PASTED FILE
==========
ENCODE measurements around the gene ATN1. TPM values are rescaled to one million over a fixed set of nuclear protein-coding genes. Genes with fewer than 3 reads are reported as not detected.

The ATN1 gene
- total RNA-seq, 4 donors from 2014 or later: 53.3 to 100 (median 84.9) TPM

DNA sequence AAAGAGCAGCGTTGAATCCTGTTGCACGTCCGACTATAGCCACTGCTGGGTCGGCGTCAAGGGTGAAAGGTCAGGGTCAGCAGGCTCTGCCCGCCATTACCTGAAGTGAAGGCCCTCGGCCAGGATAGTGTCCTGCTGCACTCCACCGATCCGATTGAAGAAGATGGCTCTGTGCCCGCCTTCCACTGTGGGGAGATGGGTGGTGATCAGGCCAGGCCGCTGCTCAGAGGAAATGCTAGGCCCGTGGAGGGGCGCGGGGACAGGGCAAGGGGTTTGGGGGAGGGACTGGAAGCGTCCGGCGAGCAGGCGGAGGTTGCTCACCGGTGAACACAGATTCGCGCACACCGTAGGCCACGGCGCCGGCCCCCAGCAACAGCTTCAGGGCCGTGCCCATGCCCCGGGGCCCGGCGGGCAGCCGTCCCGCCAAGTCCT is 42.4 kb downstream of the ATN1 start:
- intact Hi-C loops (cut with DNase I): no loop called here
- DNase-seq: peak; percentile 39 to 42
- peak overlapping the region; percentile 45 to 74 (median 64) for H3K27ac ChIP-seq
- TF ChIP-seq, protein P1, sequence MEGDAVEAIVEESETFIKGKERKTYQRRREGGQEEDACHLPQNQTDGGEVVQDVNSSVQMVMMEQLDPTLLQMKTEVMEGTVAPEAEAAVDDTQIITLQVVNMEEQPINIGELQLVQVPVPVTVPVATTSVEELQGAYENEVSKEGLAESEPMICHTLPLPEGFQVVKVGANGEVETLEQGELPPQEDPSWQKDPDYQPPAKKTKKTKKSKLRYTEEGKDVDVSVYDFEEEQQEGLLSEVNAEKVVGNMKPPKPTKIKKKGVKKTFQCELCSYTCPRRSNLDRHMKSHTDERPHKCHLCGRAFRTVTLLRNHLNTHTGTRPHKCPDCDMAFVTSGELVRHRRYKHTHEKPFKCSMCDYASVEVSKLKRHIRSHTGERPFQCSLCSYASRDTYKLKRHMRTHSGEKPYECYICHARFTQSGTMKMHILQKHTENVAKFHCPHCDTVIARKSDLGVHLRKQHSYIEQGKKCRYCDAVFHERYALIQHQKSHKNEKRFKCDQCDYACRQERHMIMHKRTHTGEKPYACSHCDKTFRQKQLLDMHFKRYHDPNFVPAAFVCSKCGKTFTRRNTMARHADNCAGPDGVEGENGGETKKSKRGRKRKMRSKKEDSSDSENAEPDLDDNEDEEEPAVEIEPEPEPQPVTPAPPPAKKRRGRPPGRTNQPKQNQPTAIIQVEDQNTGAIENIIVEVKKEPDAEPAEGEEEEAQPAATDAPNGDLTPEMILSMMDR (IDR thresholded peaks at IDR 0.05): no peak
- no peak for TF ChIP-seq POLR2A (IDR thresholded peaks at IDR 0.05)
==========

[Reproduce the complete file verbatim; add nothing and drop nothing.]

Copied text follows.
ENCODE measurements around the gene ATN1. TPM values are rescaled to one million over a fixed set of nuclear protein-coding genes. Genes with fewer than 3 reads are reported as not detected.

The ATN1 gene
- total RNA-seq, 4 donors from 2014 or later: 53.3 to 100 (median 84.9) TPM

DNA sequence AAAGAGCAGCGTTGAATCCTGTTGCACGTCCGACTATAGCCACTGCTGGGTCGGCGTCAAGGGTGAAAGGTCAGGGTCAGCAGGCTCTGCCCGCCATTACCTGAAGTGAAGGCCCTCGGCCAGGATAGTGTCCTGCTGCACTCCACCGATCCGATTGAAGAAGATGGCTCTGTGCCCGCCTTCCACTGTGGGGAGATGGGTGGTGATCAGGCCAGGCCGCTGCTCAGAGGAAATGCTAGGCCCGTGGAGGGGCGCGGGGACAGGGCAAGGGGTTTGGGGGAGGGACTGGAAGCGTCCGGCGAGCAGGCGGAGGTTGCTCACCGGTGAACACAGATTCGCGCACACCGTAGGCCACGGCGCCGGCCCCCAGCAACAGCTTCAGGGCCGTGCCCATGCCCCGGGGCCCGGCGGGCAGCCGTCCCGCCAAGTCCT is 42.4 kb downstream of the ATN1 start:
- intact Hi-C loops (cut with DNase I): no loop called here
- DNase-seq: peak; percentile 39 to 42
- peak overlapping the region; percentile 45 to 74 (median 64) for H3K27ac ChIP-seq
- TF ChIP-seq, protein P1, sequence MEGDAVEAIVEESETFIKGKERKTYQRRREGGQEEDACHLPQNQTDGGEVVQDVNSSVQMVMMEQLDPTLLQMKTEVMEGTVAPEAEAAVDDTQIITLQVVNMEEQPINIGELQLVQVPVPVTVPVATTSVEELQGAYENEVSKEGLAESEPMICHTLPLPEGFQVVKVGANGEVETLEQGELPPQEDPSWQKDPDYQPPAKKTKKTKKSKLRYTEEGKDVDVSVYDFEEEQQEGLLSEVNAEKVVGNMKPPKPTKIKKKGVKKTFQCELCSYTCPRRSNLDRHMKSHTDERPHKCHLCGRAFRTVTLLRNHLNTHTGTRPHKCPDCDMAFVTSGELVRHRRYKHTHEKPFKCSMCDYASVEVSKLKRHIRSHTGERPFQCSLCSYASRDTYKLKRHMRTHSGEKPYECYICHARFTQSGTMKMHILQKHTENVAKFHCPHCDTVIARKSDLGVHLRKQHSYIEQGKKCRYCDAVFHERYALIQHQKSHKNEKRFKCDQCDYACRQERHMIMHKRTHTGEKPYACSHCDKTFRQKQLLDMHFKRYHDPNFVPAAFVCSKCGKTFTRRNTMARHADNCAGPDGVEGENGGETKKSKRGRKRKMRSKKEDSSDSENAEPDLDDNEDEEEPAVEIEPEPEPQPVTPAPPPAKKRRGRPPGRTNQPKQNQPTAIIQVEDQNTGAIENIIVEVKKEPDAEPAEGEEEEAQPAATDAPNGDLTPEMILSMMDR (IDR thresholded peaks at IDR 0.05): no peak
- no peak for TF ChIP-seq POLR2A (IDR thresholded peaks at IDR 0.05)